I’ve always wondered if heaven will feel familiar. When we arrive, will it be like walking down our street or eating at our favorite restaurant? I’m not sure, of course, but I can’t imagine it feeling foreign. When we get there, I don’t envision needing an orientation meeting. I doubt Peter is standing at the gates with a clipboard and red double-decker bus, instructing us to board for the four o’clock sight-seeing tour. No, I imagine heaven is familiar. Instead of feeling lost, we recognize the sights and sounds. It will feel like going home.
My wife and I have a tradition called Birthday Weekend. No matter what day of the week your birthday falls on, you get to celebrate your birthday the subsequent weekend. I’m not sure exactly when this tradition started, but we’ve stuck to it for several years now. Recently it was my wife’s birthday and we pronounced the biannual arrival of birthday weekend in our house. We were both excited to celebrate not just one day, but all weekend. I’ve learned that parties can always go a little longer in my opinion.
This past Monday was one of those days you just try and survive. It was an onslaught of frustration and stress, like the week just declared war against you. I lived in the tension for the greater part of the day, looking forward to going home and finding refuge in a nice meal and hours of mindless TV watching. But things didn’t turn out like that.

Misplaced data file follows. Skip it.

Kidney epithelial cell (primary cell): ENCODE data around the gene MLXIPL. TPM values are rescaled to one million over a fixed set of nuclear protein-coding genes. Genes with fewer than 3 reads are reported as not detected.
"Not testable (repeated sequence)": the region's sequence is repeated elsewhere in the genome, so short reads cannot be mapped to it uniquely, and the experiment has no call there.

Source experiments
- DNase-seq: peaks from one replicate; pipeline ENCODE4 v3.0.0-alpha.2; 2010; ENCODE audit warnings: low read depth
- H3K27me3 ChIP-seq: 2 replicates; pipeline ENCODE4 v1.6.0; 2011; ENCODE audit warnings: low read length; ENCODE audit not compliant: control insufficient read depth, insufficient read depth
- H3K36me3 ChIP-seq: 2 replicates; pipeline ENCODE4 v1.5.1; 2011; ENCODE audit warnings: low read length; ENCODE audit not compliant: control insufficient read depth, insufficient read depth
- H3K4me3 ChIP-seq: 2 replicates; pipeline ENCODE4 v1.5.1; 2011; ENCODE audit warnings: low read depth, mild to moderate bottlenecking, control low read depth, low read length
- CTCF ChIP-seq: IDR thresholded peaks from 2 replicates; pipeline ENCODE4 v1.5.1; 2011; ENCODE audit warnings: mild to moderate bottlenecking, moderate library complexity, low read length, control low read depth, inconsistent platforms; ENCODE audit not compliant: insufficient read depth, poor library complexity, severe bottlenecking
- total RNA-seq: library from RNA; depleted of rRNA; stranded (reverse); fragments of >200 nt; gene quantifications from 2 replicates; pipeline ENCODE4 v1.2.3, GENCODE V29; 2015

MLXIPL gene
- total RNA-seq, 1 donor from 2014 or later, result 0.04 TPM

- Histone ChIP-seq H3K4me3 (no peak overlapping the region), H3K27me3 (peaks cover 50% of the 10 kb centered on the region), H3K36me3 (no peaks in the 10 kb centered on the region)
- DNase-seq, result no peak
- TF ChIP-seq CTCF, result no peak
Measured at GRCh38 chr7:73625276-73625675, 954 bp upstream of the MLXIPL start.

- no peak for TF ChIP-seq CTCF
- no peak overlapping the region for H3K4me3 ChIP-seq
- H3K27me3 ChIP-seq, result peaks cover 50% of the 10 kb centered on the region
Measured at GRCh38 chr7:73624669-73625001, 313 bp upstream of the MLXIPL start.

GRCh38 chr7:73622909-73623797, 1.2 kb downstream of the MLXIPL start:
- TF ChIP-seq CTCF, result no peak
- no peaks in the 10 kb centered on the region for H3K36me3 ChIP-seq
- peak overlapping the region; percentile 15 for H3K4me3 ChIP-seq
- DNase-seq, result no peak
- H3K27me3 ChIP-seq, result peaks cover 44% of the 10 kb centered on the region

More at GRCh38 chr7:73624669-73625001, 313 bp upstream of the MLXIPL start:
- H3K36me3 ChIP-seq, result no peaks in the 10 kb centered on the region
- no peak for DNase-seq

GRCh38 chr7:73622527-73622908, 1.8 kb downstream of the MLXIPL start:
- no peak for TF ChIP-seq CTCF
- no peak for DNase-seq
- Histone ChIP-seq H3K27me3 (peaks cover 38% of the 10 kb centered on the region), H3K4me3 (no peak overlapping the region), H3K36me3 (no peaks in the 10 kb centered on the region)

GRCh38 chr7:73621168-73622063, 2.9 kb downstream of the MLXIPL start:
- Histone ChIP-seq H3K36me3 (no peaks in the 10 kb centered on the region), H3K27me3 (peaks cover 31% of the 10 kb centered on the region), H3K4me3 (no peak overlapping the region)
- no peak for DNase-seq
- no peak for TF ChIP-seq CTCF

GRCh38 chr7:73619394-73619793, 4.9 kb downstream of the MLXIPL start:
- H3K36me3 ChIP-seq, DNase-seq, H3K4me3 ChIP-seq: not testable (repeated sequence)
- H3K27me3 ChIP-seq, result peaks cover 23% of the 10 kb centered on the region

It’s been an interesting week for me. On Saturday, we dropped my younger brother off at college. I walked on the campus I once called home and was instantly overcome with lingering feelings of days gone by. The memories, joys, pains, victories, and defeats of my college years started knocking on my heart. Nostalgia was everywhere. I can’t believe it was nearly ten years ago when I first set foot on that campus as a freshman. Where did those years go?